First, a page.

Monday, April 2, 2018

Average Weekly Wage Statements are Important, But are They Enough?

Richard BeaversConstruction, Inc., et al. v. Dexter Wagstaff, 2018 Md. App. Lexis 207 (Md. Ct. Spec. App. March 1, 2018).

The Maryland Court of Special Appeals recently issued an opinion in Richard Beavers Construction, Inc., et al. v. Dexter Wagstaff which discusses how to correctly calculate employees’ average weekly wage.  There, Richard Beavers Construction, Inc. (“RBCI”) hired Dexter Wagstaff (“Wagstaff) to work forty (40) hours per week at $18.95 an hour.  Although Wagstaff needed to be available to work eight (8) hours a day for five (5) days per week, his supervisors instructed him not to report to the construction site on days when it was raining or snowing.  Wagstaff did not receive payment for these hours and days where he did not work because of poor weather.  Wagstaff did not miss any additional time from work, other than the time missed for poor weather.  In the six (6) weeks leading up to the accident, RBCI’s records show that Wagstaff worked an average of only 16.75 hours per week, for which he received average gross earnings of $317.41 per week. 
Three (3) weeks after the accident, Wagstaff submitted a claim with the Workers’ Compensation Commission.  He reported his “Gross Weekly Wages” as $758.00, the amount that Wagstaff would earn from working forty (40) hours at the rate of $18.95 per hour.  In response, RBCI submitted its payment records, claiming Wagstaff earned an average of $317.38 per week for the six (6) weeks prior to the accident.  On May 31, 2013, the Commission issued an order which determined Mr. Wagstaff’s average weekly wage to be $317.38.  The order, however, expressly stated that both parties have the right to have the issue of average weekly wage adjudicated at the first hearing before the Commission.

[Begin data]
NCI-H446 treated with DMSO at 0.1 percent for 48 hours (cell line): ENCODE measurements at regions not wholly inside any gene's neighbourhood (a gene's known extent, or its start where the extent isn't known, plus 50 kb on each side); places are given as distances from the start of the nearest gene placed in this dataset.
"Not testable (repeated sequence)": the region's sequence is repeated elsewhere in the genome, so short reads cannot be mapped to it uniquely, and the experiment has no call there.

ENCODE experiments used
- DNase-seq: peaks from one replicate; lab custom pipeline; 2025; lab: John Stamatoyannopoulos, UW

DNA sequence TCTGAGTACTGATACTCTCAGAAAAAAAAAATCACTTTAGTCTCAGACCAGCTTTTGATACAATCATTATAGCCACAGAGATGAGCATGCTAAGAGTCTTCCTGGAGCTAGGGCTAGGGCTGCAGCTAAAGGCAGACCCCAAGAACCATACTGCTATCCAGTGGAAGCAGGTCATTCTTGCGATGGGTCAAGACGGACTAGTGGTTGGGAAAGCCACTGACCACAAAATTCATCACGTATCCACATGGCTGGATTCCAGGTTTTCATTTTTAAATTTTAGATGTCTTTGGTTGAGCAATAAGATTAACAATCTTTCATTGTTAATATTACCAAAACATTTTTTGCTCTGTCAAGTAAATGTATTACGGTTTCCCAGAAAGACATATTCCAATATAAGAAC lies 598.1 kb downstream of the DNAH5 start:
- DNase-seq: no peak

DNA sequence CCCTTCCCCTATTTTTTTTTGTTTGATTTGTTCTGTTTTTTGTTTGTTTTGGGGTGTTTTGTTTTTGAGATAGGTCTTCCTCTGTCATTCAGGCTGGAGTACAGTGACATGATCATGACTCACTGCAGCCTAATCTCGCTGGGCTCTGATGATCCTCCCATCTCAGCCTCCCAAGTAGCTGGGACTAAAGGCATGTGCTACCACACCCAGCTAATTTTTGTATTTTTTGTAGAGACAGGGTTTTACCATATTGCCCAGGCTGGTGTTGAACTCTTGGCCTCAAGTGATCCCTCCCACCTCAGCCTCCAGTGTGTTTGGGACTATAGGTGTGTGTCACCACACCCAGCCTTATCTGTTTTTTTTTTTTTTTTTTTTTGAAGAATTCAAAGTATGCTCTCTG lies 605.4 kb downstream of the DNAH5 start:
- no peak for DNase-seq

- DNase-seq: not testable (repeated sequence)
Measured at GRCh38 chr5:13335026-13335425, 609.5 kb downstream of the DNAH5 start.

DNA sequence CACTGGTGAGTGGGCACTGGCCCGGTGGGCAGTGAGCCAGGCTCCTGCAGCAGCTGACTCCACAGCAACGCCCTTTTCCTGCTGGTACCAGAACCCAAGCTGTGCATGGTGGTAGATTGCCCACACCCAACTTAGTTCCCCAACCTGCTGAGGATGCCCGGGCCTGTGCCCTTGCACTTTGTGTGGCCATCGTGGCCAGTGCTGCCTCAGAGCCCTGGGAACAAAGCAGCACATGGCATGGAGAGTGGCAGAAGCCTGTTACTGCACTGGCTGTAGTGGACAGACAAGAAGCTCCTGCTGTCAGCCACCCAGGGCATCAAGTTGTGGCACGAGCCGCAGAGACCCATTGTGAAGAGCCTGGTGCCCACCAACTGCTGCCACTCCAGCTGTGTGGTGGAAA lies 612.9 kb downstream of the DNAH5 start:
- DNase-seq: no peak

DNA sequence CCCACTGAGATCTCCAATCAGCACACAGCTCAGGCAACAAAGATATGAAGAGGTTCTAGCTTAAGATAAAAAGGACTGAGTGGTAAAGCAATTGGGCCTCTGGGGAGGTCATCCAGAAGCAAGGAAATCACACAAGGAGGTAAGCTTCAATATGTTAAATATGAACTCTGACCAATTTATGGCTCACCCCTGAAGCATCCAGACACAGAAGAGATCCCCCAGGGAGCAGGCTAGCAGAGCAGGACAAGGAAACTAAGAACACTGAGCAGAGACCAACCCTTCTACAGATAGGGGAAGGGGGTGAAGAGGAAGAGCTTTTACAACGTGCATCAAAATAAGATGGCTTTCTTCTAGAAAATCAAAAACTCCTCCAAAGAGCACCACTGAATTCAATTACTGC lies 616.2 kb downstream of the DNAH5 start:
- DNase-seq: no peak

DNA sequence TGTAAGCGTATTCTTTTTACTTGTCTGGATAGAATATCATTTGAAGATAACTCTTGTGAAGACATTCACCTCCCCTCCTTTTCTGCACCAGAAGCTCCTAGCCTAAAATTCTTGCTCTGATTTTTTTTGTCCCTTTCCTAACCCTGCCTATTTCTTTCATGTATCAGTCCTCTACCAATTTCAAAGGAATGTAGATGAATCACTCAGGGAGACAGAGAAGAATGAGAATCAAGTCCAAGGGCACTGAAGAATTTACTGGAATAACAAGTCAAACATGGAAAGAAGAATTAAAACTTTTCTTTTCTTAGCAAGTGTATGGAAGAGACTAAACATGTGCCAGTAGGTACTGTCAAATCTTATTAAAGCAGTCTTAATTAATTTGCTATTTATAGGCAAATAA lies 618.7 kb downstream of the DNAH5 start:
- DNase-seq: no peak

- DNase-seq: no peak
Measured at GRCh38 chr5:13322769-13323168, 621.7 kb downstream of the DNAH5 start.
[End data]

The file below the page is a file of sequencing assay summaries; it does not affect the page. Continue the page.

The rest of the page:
On April 16, 2015, the Commission held a hearing on Wagstaff’s average weekly wage.  Wagstaff testified as to how he was hired full-time, and how the only time he missed was due to poor weather.  The owner of RBCI testified that though he did not personally hire Wagstaff, he recalled that he did not promise that Wagstaff could work “any exact number of hours,” but rather he “could work when work was available.”  When asked whether Wagstaff was hired on a full-time basis, the owner of RBCI answered: “I would assume so.”  Later that day, the Commission issued an order stating Wagstaff’s true average weekly wage was $758.00.

In coming to a decision, the Court of Special Appeals reviewed the longstanding case law which suggests that average weekly wage should project what the employee would have gone on to earn if not for the accidental injury. [1] The Court of Special Appeals concluded that the Commission’s decision was not premised on an error of law, for there is no statute, regulation, or case law which suggests that a worker’s six (6) week earnings history, without more, is conclusive evidence of what that worker would expect to earn in a normal week.  The Court of Special Appeals further indicated that RBCI should have provided additional evidence at the hearing demonstrating the total hours that similarly-situated employees at RBCI, or comparable firms, normally work throughout the year.

[1] Crowner v. Balt. United Butchers Ass’n, 226 Md. 606, 610 (1961).